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Frontpage Slideshow | Copyright © 2006-2010 orks, a business unit of Nuevvo Webware Ltd.
Friday, 22 October 2010 12:19

Linux has a serious security flaw

Written by Nick Farell


Deep in the kernel
Insecurity outfit VSR Security has warned that the Linux operating system contains a serious security flaw that can be exploited to gain superuser rights on a target system.

The vulnerability, in the Linux implementation of the Reliable Datagram Sockets (RDS) protocol, affects unpatched versions of the Linux kernel, starting from 2.6.30, where the RDS protocol was first included. VSR Security said that Linux installations are only vulnerable if the CONFIG_RDS kernel configuration option is set, and if there are no restrictions on unprivileged users loading packet family modules, as is the case on most stock distributions.

Kernel functions responsible for copying data between kernel and user space. If they don't verify that a user-provided address resided in the user segment, a local attacker could issue specially crafted socket function calls to write arbritrary values into kernel memory. Once they have done that it is a doddle to escalate privileges to root.

The outfit has been showing off a proof-of-concept exploit to demonstrate the severity of the vulnerability.  The exploit was tested on Ubuntu 10.04 (64-bit) and opened a root shell.  There is a patch available and the problem will be fixed in the next Kernel upgrade.

Nick Farell

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Comments  

 
+2 #1 hellfire 2010-10-22 12:29
Quote:
Insecurity outfit VSR Security has warned that the Linux operating system contains a serious security flaw that can be exploited to gain superuser rights on a target system.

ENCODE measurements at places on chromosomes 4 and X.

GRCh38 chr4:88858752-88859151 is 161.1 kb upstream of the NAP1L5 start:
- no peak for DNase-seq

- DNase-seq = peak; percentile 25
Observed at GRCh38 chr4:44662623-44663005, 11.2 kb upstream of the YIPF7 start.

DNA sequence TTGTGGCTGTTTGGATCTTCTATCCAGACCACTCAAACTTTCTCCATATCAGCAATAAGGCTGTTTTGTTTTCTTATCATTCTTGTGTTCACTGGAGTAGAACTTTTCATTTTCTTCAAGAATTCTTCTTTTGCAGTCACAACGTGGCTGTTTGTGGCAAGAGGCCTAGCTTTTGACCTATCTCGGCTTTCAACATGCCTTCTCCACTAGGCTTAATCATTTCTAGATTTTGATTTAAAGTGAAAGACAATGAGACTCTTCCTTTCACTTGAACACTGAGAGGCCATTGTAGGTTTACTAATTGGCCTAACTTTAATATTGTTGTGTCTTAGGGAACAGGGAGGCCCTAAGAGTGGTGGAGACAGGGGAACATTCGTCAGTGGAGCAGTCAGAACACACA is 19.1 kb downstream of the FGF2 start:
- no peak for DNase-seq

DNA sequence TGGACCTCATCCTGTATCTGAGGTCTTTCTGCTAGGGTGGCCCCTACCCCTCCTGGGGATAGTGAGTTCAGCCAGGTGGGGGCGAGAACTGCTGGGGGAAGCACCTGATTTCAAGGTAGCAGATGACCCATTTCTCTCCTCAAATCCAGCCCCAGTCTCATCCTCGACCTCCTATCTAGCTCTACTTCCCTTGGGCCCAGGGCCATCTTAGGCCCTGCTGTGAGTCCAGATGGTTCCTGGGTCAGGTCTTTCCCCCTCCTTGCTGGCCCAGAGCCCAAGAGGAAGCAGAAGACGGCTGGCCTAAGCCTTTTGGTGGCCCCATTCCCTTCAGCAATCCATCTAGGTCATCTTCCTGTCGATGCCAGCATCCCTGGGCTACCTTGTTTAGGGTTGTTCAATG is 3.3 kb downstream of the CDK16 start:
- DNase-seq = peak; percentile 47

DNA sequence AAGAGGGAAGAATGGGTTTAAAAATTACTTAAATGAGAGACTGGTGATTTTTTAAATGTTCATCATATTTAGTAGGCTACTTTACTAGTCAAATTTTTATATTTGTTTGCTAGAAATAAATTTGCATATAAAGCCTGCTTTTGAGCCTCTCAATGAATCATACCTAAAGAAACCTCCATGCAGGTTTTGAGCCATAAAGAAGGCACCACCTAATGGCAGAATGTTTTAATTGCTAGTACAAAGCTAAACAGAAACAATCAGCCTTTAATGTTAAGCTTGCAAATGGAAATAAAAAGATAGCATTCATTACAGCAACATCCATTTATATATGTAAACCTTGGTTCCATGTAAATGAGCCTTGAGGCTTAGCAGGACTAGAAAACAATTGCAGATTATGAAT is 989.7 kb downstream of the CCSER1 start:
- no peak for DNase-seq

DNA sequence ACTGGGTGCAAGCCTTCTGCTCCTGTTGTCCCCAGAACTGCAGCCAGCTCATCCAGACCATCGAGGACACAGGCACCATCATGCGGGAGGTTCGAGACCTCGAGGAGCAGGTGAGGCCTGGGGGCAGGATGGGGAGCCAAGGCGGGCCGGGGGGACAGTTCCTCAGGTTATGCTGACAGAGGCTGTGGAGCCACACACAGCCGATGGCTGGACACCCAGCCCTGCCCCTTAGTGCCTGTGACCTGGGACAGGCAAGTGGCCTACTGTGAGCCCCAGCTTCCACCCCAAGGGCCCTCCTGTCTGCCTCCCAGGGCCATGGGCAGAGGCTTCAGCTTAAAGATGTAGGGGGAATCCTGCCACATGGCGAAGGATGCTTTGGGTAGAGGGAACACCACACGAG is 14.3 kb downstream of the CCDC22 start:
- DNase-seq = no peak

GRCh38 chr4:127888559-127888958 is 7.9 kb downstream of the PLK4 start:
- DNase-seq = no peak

(...)
he outfit has been showing off a proof-of-concept exploit to demonstrate the severity of the vulnerability.



about Linux security flaw

Quote:
The fruity peddler of broken iPhones said has been showing off a beta version of its FaceTime video chat service to the Mac which has a fairly nasty security hole on it.
(...)
Apple fanboys insist that there is no problem (...) However it is hardly the point.


about apple security flaw

yep you definitelly got no problems with apple at all :lol:
 
 
+8 #2 aussiebear 2010-10-22 13:10
Nick, you could at least have the courtesy to post the link of the advisory.
=> http://www.vsecurity.com/resources/advisory/20101019-1/

...Which shows you where you can get the patch or apply the workaround.
 
 
+8 #3 ogi 2010-10-22 13:39
There are dozens of security flaws in all OS out there discovered each month, why is this one in particular so news worthy?
 
 
+38 #4 Warhead 2010-10-22 14:14
Security flaw in Linux. Sequence of events:

Day 1am - Flaw discovered
Day 1am - Flaw published
Day 1pm - Community working on solution
Day 2am - Patch released.
Day 2pm - Back to business as usual

Shall I do the same for Apple's flaw?

Might run out of space here :D
 
 
+3 #5 Bl0bb3r 2010-10-22 17:38
Quoting Warhead:
Shall I do the same for Apple's flaw?

Might run out of space here :D


That's a definitely. :D
Although, I doubt they would publish their software flaws.
 
 
-5 #6 Taoist 2010-10-23 18:54
Quoting Warhead:
Shall I do the same for Apple's flaw?

Might run out of space here :D






Could you? Using 3+ non-cherry picked examples? I am not being accusatory, I am merely interested what the dynamic looks like, and what the explanation might be. (The majority of the community isn't made up of programmers, perhaps?)
 
 
+2 #7 yourma2000 2010-10-26 16:28
I'm sure that all OS have a catalogue of flaws big and small which are yet to be identified. People say that Windows is the most insecure of the three OSs, but that's only because it is the most used OS in the world and waves of hackers target the OS discovering security holes, if it were one of the Mac or Linux OSs then I'm sure they'd be in the same position, so I'd say that non of the major OSs are safe in their own right.
 

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